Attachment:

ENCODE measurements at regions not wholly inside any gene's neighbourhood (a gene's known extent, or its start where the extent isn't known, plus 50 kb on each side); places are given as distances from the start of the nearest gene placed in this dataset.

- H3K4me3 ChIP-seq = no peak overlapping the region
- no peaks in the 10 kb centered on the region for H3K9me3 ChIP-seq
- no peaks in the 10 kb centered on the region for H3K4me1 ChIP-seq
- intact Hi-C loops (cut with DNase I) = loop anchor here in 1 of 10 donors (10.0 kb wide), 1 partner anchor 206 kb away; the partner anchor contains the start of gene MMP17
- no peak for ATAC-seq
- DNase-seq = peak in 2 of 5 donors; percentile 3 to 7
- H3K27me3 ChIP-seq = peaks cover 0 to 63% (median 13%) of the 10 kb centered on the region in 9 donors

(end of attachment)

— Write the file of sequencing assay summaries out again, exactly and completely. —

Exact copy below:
ENCODE measurements at regions not wholly inside any gene's neighbourhood (a gene's known extent, or its start where the extent isn't known, plus 50 kb on each side); places are given as distances from the start of the nearest gene placed in this dataset.

- H3K4me3 ChIP-seq = no peak overlapping the region
- no peaks in the 10 kb centered on the region for H3K9me3 ChIP-seq
- no peaks in the 10 kb centered on the region for H3K4me1 ChIP-seq
- intact Hi-C loops (cut with DNase I) = loop anchor here in 1 of 10 donors (10.0 kb wide), 1 partner anchor 206 kb away; the partner anchor contains the start of gene MMP17
- no peak for ATAC-seq
- DNase-seq = peak in 2 of 5 donors; percentile 3 to 7
- H3K27me3 ChIP-seq = peaks cover 0 to 63% (median 13%) of the 10 kb centered on the region in 9 donors